Samples were embedded in vitreous ice as follows. A 2.5 μL aliquot of the above-prepared samples was applied onto a 400-mesh R1.2/1.3 Quantifoil grid (Quantifoil Micro Tools GmbH, Jena Germany). The grid was previously washed and glow discharged. After applying the sample, the grid was blotted and rapidly frozen in liquid ethane using a Vitrobot (FEI, Hillsboro, OR) and stored in liquid nitrogen before imaging.

Proteinase K protection assay

Mm-Cpn was incubated with proteinase K as previously described, with slight modifications5. To generate AlFx, Al(NO3)3 (1mM) and NaF (6mM) were added to the reaction, then incubated at 37°C for 10 minutes. The chaperonin was incubated with 20 μg ml−1 proteinase K for 5 minutes at 25°C, then PMSF (5mM) was added to inhibit the proteinase K activity. Upon completion of the digestion, the reactions were placed on ice for 5 minutes, then analyzed by SDS-PAGE.

Cryo-EM data collection

The lidless Mm-cpn open and closed states and the wild-type Mm-cpn closed state were imaged on JEM3200FSC electron cryo-microscope operated at 300kV while the wild-type open state was imaged on JEM2010F electron microscope at 200 kV (JEOL Inc, Tokyo, Japan). Both microscopes have a field emission gun. Images from JEM3200FSC and JEM2010F were recorded at a detector magnification of 112,000 X and 83,100 X respectively on Gatan 4K×4K CCD cameras (model #895, Gatan, Pleasanton, CA). For the JEM3200FSC data collection, an in-column omega energy filter was used with a slit width of 10 eV. The particle images for the 4.3 Å resolution map of the wild-type closed state were obtained from 616 CCD frames using 2 grids with a defocus range of 1–2.5 μm.

Cryo-EM data processing

All the particle images were boxed out automatically using EMAN30 program batchboxer and then manually screened using the EMAN program boxer. The class averages show that they are conformationally uniform (Supplement Fig. 1) in contrast to an earlier report showing multiple conformations in the apo state17. Contrast transfer functions (CTF) of these particles were first fitted using automatic CTF fitting program fitctf.py31 and then manually examined and adjusted using the EMAN program ctfit.

All these particles were phase-flipped, and then an initial model of each of the four states was generated using the EMAN program startcsym. These four models were further refined against its 2-D image particles using the standard EMAN iterative reconstruction algorithm30,32 with D8 symmetry applied. The final resolutions of wild-type closed, lidless closed, wild-type open, lidless open states density maps were 4.3Å, 4.8 Å, 10 Å and 8 Å respectively according to the Fourier Shell Correlation33 with 0.5 cut-off criterion (Supplementa Fig. 2e).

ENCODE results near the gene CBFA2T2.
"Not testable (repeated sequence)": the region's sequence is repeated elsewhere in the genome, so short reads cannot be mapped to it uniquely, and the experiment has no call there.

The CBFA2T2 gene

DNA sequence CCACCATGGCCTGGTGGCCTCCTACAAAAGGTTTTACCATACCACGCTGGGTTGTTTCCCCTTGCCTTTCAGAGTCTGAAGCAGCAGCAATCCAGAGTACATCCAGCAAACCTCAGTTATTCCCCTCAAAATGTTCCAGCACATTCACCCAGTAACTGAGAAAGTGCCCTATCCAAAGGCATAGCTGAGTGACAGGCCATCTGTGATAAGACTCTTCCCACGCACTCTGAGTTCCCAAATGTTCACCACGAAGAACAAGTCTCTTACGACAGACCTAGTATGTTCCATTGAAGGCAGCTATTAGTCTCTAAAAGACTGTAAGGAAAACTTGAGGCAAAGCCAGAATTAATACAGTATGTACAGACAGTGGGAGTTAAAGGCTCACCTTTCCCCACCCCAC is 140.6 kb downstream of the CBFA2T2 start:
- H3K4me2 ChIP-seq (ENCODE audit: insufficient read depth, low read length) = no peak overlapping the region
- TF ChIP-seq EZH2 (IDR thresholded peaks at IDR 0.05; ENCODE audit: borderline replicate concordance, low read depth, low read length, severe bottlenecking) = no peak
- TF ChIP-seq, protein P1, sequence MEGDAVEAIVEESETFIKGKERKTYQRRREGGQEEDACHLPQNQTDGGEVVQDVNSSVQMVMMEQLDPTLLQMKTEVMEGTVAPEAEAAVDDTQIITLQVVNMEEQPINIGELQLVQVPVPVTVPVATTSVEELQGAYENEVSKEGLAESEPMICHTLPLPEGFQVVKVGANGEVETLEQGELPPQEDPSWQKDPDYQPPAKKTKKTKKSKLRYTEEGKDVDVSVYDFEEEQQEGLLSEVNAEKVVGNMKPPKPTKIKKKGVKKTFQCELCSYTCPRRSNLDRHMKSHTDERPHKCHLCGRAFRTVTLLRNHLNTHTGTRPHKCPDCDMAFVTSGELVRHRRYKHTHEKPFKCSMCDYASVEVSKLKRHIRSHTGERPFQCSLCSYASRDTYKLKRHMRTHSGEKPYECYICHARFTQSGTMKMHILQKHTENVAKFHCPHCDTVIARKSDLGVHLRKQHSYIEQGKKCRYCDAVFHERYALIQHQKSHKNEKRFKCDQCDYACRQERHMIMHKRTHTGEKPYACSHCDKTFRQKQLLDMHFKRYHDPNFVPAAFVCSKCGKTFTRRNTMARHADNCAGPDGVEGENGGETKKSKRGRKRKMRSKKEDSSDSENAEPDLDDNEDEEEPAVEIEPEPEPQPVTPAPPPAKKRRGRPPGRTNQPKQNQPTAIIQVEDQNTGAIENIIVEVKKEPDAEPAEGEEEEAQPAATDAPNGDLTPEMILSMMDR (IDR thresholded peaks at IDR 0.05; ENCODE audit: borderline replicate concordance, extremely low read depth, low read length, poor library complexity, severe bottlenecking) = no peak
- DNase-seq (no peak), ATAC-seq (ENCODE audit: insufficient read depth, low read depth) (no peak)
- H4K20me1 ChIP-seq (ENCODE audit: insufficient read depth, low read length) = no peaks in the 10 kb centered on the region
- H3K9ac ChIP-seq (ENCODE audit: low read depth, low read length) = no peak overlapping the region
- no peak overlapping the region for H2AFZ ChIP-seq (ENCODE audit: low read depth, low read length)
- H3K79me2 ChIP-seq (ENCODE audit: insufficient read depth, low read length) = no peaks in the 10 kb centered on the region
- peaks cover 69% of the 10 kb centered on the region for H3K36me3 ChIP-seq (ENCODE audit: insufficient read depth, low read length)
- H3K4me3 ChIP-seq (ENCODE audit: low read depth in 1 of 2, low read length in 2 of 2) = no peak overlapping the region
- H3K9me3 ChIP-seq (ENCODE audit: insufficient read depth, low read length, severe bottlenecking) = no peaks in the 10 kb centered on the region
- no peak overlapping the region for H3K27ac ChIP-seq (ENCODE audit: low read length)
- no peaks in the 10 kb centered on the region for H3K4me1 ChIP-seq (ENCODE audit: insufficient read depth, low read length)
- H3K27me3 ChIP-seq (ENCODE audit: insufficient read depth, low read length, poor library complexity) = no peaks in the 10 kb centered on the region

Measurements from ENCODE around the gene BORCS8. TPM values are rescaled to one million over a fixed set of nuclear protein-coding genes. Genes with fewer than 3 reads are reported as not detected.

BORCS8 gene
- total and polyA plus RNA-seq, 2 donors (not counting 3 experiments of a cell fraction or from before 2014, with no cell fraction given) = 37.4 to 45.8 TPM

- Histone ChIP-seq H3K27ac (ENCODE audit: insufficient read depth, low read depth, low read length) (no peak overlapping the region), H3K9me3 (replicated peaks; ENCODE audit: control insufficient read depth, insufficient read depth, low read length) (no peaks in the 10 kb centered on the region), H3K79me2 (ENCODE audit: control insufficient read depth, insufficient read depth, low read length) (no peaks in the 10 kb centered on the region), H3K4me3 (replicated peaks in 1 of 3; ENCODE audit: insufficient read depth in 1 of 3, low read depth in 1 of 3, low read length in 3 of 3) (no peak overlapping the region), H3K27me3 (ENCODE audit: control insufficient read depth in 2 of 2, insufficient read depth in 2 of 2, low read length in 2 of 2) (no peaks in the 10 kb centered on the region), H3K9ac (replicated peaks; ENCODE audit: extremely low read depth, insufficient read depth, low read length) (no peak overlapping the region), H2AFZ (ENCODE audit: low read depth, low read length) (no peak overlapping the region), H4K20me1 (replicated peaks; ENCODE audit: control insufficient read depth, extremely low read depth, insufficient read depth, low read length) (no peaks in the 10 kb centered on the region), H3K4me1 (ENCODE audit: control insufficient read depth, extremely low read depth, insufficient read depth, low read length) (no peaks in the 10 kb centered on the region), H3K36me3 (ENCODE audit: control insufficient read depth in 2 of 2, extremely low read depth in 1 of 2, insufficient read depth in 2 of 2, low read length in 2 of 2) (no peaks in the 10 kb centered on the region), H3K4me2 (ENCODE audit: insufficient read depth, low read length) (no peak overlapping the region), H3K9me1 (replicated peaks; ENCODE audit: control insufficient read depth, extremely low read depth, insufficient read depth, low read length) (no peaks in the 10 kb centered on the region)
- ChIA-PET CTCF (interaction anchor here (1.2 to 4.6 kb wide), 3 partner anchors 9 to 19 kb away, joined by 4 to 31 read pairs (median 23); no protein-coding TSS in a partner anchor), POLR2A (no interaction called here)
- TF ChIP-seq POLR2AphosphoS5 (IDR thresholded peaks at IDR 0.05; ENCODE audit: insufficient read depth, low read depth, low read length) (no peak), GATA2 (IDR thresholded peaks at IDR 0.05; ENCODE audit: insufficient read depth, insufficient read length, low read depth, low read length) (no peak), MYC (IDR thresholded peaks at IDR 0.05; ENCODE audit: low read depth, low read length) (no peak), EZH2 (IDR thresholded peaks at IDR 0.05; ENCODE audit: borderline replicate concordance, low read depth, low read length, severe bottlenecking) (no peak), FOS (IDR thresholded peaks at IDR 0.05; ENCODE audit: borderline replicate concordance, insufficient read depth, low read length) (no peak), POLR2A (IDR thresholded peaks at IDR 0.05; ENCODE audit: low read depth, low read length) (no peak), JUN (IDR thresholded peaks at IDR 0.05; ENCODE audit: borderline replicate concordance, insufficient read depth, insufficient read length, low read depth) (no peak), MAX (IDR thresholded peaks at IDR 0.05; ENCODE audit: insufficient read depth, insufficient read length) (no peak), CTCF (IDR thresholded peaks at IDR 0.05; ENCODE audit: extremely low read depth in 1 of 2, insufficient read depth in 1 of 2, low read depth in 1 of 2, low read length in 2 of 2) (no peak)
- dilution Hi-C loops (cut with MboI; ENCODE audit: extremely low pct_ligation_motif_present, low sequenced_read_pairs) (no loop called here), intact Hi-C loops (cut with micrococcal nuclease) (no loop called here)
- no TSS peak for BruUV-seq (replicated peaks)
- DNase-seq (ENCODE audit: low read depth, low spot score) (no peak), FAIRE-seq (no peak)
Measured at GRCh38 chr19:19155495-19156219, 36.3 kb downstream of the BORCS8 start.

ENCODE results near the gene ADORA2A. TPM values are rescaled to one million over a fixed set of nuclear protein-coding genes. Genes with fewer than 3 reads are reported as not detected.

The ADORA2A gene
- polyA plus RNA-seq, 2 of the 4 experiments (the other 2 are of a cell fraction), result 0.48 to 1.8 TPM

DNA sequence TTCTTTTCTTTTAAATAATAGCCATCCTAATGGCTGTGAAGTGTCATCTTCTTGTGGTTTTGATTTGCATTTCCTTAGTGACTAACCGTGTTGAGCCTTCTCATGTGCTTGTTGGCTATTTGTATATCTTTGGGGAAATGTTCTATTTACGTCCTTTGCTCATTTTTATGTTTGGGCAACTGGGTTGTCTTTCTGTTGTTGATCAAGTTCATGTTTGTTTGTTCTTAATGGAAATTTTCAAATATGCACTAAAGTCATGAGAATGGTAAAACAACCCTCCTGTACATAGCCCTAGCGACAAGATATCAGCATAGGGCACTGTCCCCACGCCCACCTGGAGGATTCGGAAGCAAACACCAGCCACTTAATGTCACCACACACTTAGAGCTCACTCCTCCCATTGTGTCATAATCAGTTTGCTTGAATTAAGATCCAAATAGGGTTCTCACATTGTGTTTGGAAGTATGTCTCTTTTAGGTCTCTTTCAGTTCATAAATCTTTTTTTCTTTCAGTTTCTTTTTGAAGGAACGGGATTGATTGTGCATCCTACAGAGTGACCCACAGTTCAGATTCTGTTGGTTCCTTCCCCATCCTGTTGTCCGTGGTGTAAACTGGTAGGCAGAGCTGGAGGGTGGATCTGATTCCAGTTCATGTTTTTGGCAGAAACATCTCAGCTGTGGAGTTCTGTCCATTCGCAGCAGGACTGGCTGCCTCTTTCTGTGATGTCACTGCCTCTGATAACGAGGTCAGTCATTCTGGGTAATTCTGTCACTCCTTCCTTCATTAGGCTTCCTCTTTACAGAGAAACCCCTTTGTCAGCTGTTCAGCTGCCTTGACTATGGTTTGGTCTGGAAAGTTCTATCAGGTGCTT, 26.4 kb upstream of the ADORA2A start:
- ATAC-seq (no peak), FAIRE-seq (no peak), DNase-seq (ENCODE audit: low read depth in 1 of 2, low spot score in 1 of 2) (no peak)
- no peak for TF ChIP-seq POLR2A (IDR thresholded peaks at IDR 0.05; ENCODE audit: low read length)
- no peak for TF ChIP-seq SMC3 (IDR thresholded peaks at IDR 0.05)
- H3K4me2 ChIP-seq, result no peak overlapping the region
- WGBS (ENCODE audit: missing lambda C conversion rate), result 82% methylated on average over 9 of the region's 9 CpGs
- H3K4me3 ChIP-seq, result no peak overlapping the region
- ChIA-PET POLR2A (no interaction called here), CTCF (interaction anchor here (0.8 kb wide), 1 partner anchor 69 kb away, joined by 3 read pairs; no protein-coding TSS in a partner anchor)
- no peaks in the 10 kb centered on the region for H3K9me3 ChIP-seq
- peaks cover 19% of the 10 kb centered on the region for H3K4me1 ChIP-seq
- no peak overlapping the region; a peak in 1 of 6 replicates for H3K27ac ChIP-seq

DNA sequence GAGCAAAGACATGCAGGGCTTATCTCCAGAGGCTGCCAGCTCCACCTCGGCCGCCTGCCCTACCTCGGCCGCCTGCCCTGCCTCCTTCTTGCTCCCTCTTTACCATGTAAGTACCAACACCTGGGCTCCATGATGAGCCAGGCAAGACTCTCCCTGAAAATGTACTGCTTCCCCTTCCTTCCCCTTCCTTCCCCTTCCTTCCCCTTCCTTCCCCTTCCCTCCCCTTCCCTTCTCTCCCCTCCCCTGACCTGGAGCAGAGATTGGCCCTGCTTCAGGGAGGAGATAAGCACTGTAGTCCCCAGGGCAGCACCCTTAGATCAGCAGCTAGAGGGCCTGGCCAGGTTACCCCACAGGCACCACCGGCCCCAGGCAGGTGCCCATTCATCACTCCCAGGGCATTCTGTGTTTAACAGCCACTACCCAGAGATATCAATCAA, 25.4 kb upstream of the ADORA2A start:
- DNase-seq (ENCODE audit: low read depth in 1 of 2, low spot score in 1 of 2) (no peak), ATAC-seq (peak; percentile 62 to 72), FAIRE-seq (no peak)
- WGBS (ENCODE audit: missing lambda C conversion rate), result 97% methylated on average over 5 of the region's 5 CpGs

Cryo-EM map post-processing and visualization

The final density maps of the closed-state structures were filtered using the 1D structure factor curve calculated from their Cα models to enhance the high-resolution features and then Gaussian low-pass filtered to minimize the noise. Similar map-filtering techniques have been suggested earlier34,35. Map segmentation, visualizations and animations are done in Chimera36 and Amira (Visage Imaging™).

Closed-state model building

Initially, a homology model for Mm-cpn was constructed using thermosome KS-1 (PDB ID: 1Q3Q) as a template with Swiss-Model37. The Cα backbone of this model was then adjusted to fit the cryo-EM map density using Coot38. Secondary structure elements and protruding sidechain densities were used to anchor the Cα atoms in the model. Using EMAN, this model was then blurred to 4.5Å resolution, from which 1-D structure factor curve was calculated and used to scale the structure factor amplitudes of the density map. In this amplitude-scaled map, sidechain densities became more resolved and allowed for atomic modeling. We firstly focused on improving density fit for regions of secondary structure followed by sidechain fitting and loop modeling. During this process, we used a strategy similar to the crystallographic approach while modeling low-resolution X-ray structures: we optimized the proper geometry of the protein (bond length, bond angle, dihedral angle constraint, rotamer statistics). The dihedrals of the resulting model were assessed according to their positions in the Ramachandran plot using MolProbity39. To assess the map and model, we classified each amino acid into one of the four possible categories. “Fully-resolved” sidechains were termed as those where the local shape of the density matched well to the model sidechain rotamers. “Partially-resolved” sidechains had sidechains that fall within but not necessarily fit completely to an envelope of protruding density. “Ambiguous” sidechains had ambiguous fits of the Cα and sidechain atoms to the density. Glycines belong to the final category which has no sidechain. (Supplement Fig. 4)

Open-state model building

The open-state lidless Mm-cpn model was obtained by real-space refinement with the program DireX25 using the homology model of the closed state as a starting model. DireX employs a geometry-based conformational sampling algorithm and the deformable elastic network (DEN) restraints plus the forces from the density map to maximize the correlation between the experimental density map and a density map computed from the model (see Supplement Methods).

The actual refinement for the open state Mm-cpn model was performed in two steps: First, strong non-deformable DEN restraints were used to obtain a fit with almost rigid subunits. In the second step, the DEN restraints were made weaker and deformable for flexibly refining the models. To account for missing experimental density in regions of high flexibility, residue-based B-factors were taken from the thermosome crystal structure (PDB ID: 1Q3Q), assigned to the homology model and used to scale the contribution of each residue to the model map. This reduced artificial structural distortions due to missing or significantly decreased density.

Supplementary Material

Acknowledgements

We acknowledge the support of grants from the National Institutes of Health through the Nanomedicine Development Center Roadmap Initiative, Biomedical Technology Research Center for Structural Biology in National Center for Research Resources, Nanobiology Training Fellowship administered by the Keck Center of the Gulf Coast Consortia and the National Science Foundation.

Footnotes

Supplementary Information is linked to the online version of the paper at www.nature.com/nature.

Full Methods and any associated references are available in the online version of the paper at www.nature.com/nature.